Apple IPhone 3Gs: Advancing the Mobile Technology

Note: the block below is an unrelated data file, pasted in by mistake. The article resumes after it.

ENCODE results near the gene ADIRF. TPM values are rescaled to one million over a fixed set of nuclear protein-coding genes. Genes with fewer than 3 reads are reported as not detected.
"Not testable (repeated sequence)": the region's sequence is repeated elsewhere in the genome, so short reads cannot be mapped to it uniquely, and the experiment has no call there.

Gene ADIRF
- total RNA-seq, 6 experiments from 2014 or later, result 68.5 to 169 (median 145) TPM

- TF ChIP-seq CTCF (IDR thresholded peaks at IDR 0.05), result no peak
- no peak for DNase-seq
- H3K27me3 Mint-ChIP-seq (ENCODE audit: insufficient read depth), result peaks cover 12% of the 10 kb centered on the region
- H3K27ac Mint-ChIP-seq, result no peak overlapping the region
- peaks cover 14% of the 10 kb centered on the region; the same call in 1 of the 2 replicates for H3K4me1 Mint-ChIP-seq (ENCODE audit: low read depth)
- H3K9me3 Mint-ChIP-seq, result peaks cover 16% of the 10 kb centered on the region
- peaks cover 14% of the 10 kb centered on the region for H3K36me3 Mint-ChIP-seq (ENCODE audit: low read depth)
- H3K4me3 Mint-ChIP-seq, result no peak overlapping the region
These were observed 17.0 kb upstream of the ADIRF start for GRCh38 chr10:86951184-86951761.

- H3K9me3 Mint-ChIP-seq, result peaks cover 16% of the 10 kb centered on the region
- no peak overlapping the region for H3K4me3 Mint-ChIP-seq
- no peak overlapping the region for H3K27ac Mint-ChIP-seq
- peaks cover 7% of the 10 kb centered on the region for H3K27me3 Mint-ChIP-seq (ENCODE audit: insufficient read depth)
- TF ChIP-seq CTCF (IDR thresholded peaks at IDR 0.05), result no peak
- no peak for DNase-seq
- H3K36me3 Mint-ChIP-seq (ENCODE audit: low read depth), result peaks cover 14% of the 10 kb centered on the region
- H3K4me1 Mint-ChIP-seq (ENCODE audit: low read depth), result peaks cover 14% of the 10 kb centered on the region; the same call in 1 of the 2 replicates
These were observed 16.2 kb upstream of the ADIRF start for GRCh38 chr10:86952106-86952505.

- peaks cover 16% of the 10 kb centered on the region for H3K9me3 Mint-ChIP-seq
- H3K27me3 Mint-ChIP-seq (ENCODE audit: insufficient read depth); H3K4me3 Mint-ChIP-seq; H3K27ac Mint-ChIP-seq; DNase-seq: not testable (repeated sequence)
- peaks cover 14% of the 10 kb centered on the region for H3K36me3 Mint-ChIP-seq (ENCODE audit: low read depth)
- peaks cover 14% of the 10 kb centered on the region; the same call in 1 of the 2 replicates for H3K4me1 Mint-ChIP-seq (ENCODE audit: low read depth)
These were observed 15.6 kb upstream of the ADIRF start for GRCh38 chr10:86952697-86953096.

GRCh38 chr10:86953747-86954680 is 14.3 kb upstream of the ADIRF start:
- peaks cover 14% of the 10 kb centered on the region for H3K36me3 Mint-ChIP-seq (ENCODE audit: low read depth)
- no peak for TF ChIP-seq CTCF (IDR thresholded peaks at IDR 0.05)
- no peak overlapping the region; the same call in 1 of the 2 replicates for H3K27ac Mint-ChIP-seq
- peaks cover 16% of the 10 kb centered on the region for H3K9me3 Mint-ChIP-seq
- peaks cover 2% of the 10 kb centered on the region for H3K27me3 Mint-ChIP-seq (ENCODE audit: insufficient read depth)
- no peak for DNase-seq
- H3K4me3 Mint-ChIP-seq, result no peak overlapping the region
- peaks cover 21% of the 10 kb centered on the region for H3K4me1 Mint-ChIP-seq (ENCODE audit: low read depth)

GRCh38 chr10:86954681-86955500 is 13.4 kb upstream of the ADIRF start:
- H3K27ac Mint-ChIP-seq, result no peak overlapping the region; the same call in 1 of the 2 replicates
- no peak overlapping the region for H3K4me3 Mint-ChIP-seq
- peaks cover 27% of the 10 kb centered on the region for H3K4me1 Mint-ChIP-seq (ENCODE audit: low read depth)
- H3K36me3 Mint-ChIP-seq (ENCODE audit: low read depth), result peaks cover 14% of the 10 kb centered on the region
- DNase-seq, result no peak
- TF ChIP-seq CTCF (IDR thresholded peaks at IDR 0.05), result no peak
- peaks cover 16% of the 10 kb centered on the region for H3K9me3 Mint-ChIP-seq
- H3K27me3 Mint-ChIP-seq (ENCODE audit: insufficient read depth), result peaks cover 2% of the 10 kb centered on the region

The demand and the long queues when the iPhone 3G was released last year was no different from the first one. To say that each release of a new iteration of the iPhone is crazy is an understatement. Last June, at the Worldwide Developers Conference, the company unleashed yet another version of the phone. Called the iPhone 3GS, the device is so named for the overall increase in speed. There’s now a 600MHz ARM processor powering the new models. The extra horsepower is further boosted by improvements to the graphic architecture with a PowerVR SGX graphics chip that now enables 30 frames-per-second video recording at VGA mode. RAM has also been doubled-from 1 28MB to 256MB-as has the 3G data throughput of 7.2 Mbps where available. Initial impressions? The iPhone 3GS is indeed twice as fast as the iPhone 3G, especially when rendering complex websites or when loading graphics-intensive games. The increased RAM and the graphics boost make things run a lot faster. Even negligible tasks like booting up or synching with iTunes are much faster because of the new components. Not to take anything away from the iPhone 3G (which is still an excellent device), but next to the 3GS it just seems slower. Shutterbugs will love the improved 3-megapixel camera that does stills and videos, offers geo-tagging, autofocus, white balance, and exposure. A neat add-on is the touch-to-focus feature that can help when separating an object from the foreground. The camera, even at 3MP, sealed the deal for me since I often need to take snapshots of events, products or people but don’t want to lug my digicams around. The addition of video is a big bonus, especially since videos can be edited in-camera and uploaded to MobileMe or YouTube straight from the iPhone. Another big plus for me-and a good enough reason to upgrade-is the availability of a 32GB model. Apple also kept the basic design of the iPhone 3G for the iPhone 3GS, so those of us who have already spent a mall fortune on cases, accessories, and battery extenders (like the amazing Mophie Juice Pack Air) can breathe a sigh of relief. Apple focused on squeezing even more features in the package, adding only one ounce more of weight while extending the battery life by 30%. The screen is very similar to the iPhone 3G; side-by-side there’s very little difference. The iPhone 3GS also features a new fingerprint-resistant oleophobic coating that attracts fewer smudges. With its speedy processor, increased storage space, and multimedia and communications features, the iPhone 3G5 is a handheld computer as much as it is a phone. An evolutionary, rather than revolutionary leap, the iPhone 3GS is the definitive smartphone to beat today.

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